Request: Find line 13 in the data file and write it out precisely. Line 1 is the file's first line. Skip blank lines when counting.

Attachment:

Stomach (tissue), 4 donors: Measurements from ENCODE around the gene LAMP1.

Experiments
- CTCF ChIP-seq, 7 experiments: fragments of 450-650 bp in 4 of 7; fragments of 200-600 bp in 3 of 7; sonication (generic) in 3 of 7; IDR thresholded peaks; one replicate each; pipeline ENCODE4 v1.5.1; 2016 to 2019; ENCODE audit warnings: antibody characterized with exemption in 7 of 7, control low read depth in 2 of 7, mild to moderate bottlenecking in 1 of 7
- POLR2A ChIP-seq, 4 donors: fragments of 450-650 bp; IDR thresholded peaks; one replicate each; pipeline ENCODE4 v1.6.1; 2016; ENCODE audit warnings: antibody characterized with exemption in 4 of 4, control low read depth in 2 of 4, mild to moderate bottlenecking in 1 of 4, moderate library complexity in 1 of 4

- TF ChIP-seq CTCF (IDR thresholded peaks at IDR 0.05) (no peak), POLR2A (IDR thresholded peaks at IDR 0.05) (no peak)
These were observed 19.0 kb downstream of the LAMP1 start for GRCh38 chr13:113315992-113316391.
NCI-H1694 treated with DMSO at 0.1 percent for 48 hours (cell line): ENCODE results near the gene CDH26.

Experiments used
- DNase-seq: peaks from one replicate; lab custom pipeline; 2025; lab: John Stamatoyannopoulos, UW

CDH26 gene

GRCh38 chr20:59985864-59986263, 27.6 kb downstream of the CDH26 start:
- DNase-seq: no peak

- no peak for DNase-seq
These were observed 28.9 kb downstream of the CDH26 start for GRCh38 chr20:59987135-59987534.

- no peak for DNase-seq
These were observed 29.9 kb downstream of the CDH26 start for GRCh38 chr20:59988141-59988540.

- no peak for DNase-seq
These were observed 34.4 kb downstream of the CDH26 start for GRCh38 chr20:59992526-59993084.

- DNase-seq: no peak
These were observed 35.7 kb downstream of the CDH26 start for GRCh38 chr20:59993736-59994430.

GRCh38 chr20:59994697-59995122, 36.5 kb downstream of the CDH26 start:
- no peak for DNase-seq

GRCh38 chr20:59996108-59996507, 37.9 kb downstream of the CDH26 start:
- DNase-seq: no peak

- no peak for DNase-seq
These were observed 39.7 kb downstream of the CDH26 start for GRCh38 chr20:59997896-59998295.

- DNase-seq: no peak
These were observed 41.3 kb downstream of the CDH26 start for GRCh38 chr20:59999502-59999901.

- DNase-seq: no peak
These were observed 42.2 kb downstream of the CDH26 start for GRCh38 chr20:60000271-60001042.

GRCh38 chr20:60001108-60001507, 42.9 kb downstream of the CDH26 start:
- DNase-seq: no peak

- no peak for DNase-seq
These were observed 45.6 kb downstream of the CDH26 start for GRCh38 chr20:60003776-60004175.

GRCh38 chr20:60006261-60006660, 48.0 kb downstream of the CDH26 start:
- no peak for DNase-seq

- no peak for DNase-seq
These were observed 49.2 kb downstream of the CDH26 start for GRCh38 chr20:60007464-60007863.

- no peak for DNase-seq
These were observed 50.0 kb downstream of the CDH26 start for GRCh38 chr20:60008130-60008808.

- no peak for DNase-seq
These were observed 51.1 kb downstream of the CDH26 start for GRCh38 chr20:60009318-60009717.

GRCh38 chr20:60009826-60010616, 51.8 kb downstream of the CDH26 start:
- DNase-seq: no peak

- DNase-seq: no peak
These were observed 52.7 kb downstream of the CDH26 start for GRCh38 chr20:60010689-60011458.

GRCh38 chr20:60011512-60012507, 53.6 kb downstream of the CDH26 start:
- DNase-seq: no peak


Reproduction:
- no peak for DNase-seq